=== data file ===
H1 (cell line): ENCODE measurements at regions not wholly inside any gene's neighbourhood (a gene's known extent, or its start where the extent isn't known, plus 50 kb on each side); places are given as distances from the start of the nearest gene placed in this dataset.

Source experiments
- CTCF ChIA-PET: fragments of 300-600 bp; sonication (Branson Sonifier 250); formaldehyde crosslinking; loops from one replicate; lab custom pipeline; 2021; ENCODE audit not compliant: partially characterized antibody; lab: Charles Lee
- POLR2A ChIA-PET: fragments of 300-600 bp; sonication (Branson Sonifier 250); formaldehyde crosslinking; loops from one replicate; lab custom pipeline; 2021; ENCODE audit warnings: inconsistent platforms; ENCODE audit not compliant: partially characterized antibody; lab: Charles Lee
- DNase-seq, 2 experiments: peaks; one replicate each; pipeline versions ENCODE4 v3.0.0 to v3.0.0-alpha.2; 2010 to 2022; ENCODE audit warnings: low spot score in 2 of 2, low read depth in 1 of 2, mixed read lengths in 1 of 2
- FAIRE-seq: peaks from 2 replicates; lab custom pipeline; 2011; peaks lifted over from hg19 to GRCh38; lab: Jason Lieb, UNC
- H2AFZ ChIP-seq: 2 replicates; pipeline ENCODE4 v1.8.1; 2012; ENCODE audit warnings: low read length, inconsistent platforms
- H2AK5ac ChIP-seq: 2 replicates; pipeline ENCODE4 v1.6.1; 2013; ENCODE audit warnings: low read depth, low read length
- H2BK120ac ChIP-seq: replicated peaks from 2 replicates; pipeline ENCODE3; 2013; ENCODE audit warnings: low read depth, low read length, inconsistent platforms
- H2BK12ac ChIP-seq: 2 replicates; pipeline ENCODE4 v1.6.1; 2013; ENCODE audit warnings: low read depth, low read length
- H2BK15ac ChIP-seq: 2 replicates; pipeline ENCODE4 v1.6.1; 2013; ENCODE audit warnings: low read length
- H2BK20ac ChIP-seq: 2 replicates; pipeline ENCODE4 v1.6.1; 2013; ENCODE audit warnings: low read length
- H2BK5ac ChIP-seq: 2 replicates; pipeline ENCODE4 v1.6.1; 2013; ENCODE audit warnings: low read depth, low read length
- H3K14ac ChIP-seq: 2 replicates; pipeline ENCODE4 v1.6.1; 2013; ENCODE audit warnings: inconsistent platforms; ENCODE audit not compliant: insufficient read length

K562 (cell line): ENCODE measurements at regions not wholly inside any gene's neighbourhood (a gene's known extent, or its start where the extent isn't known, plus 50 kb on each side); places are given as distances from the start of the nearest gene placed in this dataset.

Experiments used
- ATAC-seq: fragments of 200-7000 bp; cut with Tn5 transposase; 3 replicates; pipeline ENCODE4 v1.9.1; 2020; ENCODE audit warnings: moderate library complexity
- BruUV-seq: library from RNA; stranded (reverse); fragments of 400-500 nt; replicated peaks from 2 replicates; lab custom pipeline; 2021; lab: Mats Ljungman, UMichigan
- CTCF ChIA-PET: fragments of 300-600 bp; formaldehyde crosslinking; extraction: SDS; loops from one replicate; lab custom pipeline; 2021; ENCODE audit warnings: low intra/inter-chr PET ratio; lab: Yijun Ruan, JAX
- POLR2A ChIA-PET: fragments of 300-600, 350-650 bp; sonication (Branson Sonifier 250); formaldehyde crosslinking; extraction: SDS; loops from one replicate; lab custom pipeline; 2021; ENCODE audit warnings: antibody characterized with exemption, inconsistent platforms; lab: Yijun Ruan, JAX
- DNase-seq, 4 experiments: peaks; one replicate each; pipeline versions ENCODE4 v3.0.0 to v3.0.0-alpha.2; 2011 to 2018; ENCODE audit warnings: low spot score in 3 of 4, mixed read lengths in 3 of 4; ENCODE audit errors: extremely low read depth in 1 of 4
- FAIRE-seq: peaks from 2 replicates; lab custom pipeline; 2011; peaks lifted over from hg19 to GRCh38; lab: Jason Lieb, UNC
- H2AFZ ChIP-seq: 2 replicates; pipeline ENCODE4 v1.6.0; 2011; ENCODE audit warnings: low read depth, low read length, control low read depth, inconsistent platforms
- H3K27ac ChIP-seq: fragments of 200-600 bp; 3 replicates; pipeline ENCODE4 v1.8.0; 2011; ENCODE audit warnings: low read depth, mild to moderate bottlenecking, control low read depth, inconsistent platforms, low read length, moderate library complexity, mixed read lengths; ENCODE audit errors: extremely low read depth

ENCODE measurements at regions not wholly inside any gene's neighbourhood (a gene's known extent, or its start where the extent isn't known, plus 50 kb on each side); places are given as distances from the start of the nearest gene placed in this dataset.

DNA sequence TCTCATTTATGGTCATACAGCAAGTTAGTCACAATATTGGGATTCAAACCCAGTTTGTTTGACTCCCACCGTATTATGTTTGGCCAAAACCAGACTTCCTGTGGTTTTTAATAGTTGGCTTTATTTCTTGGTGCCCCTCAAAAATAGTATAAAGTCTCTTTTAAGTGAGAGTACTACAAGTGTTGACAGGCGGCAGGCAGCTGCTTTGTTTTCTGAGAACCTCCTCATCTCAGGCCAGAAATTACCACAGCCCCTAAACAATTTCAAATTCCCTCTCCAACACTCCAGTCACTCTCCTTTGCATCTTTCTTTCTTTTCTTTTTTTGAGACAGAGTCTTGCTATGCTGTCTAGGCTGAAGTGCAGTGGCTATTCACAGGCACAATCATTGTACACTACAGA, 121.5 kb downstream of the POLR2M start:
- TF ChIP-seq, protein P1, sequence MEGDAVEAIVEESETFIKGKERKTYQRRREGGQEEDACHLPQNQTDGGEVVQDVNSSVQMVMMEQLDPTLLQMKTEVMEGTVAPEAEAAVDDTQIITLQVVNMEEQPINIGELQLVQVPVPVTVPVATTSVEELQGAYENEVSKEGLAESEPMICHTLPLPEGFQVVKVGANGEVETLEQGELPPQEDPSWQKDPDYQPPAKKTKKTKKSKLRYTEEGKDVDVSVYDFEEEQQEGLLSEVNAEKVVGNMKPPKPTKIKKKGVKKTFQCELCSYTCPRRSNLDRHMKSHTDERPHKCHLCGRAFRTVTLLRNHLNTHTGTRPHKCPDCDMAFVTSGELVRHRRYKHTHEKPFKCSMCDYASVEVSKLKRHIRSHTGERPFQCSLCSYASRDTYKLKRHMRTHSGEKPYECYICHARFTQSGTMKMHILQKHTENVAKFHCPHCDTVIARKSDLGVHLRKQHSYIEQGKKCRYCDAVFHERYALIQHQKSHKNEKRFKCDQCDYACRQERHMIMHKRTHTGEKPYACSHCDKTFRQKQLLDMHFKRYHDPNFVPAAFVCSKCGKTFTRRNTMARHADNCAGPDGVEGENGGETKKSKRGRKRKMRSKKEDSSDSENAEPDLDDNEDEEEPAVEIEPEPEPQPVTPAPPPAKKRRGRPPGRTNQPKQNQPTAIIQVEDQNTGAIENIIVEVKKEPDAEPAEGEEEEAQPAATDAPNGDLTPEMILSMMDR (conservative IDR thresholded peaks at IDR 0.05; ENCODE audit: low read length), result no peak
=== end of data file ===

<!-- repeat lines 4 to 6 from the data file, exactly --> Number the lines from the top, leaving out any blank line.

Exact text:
- POLR2A ChIA-PET: fragments of 300-600 bp; sonication (Branson Sonifier 250); formaldehyde crosslinking; loops from one replicate; lab custom pipeline; 2021; ENCODE audit warnings: inconsistent platforms; ENCODE audit not compliant: partially characterized antibody; lab: Charles Lee
- DNase-seq, 2 experiments: peaks; one replicate each; pipeline versions ENCODE4 v3.0.0 to v3.0.0-alpha.2; 2010 to 2022; ENCODE audit warnings: low spot score in 2 of 2, low read depth in 1 of 2, mixed read lengths in 1 of 2
- FAIRE-seq: peaks from 2 replicates; lab custom pipeline; 2011; peaks lifted over from hg19 to GRCh38; lab: Jason Lieb, UNC